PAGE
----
Article of David Oh
The study presented in the article of David Oh, Viewing Identity: Second-Generation Korean American Ethnic Identification and the Reception of Korean Transnational Films, provides the reader with the opportunity to consider the issues related to the identity of second-generation Asian Americans (Oh, 2011). The essence of a human being can be found in its perception of itself and the environment that surrounds people. Only the combination of these two processes creates personality, influences behavior, and dictates particular actions. This article is partially aimed to discover the concepts that give the understanding regarding the most important part of self-perception – true self. To explore the topic and answer the question of whether human beings have a true self or not, Erikson’s theory of ego development and positioning theory are presented.
The author explored the connection between the desire to identify oneself considering the ethnic roots and the perception of Korean transnational films. In addition, Oh evaluated the role of ethnic identity formation in shaping the interest and reception of such films. He used the theories of self-identification. Erikson’s theory was one of them. The theory created by Erik Erikson is based on the five stages of ego development, distinguished by Freud. Erikson added Freudian theory with new stages that included adulthood since the original theory did not include adulthood. The theory of ego development, created by Erikson, includes eight stages from infancy to late adulthood (League, 2010).
Called Initiative vs. Guilt
- According to the theory, the first stage is Trust vs. Mistrust and it starts at the very young age of an individual, in infancy. Erikson believes that if all needs of an infant are met appropriately, the child should begin to trust the parents and it develops the basic sense of trust. Otherwise, the infant could lose the feeling of security and begin not to trust the parents (League, 2010). Consequently, it could make the child unsociable in the future. The true self, in such a case, will be hidden in the deep layers of a child’s mind, false self could develop into its pathological state. The second stage is called Autonomy vs. Shame and Doubt. At this stage, toddlers learn to be independent and show their free will. This is the time when it is necessary to encourage the autonomous attitude and wish to be independent, shown by the toddlers instead of shaming them or yelling at them (League, 2010; Sherer, 2005).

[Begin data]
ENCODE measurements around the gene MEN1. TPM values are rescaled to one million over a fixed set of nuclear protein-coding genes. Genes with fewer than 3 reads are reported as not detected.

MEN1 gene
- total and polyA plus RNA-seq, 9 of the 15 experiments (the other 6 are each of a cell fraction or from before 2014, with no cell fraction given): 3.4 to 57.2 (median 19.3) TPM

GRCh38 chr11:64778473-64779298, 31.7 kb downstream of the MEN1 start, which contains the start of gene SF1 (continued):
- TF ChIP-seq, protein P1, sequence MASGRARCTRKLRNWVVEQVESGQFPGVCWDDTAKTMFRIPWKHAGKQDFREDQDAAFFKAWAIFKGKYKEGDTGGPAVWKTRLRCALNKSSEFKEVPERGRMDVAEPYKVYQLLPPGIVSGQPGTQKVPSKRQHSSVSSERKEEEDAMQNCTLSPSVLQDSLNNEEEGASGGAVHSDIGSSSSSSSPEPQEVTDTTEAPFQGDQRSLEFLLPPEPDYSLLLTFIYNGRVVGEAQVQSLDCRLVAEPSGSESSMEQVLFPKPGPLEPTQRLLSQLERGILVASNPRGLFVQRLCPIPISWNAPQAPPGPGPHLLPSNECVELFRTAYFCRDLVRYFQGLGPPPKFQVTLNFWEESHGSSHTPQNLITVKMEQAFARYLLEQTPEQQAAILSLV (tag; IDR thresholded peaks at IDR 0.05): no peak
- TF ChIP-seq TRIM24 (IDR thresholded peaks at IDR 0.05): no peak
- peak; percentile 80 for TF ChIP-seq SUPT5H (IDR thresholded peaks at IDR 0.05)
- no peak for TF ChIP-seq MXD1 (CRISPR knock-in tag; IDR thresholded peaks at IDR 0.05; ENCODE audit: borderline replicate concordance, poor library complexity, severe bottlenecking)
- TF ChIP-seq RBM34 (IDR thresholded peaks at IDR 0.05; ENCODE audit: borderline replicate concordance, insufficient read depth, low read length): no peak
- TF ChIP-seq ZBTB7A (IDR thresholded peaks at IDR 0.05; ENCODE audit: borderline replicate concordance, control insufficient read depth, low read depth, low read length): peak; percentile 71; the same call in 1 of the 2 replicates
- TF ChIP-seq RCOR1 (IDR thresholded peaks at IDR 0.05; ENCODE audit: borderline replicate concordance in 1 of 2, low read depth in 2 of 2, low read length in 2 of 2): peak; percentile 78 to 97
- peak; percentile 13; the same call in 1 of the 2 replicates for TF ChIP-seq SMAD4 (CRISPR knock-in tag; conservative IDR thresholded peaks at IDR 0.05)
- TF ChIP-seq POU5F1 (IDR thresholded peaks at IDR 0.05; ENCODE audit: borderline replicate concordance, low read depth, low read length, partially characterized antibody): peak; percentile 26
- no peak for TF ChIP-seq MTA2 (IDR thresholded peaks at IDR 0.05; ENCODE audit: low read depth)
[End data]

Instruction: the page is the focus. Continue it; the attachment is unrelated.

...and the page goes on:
- During this period of development, young people learn to perceive the world and deal with it, based on their own mistakes and accomplishments. Parents must be very careful, encourage, and correct them, if necessary, but not more. Lowered self-esteem could be the result of the inappropriate attitude of parents to their child at this stage.
- During the third stage, called Initiative vs. Guilt, children learn how to initiate tasks and plan their actions to complete them. This is the stage of questions, so it is utterly important to let children talk and not to interrupt them without substantial reasons. Otherwise, they could feel guilt for constant asking and numerous tries of getting to know the outside world better and stop doing that. Balance is as important at this stage as never before (League, 2010).
- The fourth stage is called Industry and Competence vs. Inferiority. The children go to school and learn to perceive knowledge, socialize, as well as perform different tasks, etc. At this stage, it is important to support this small individual so that the child could avoid developing feelings of interiority if something goes wrong.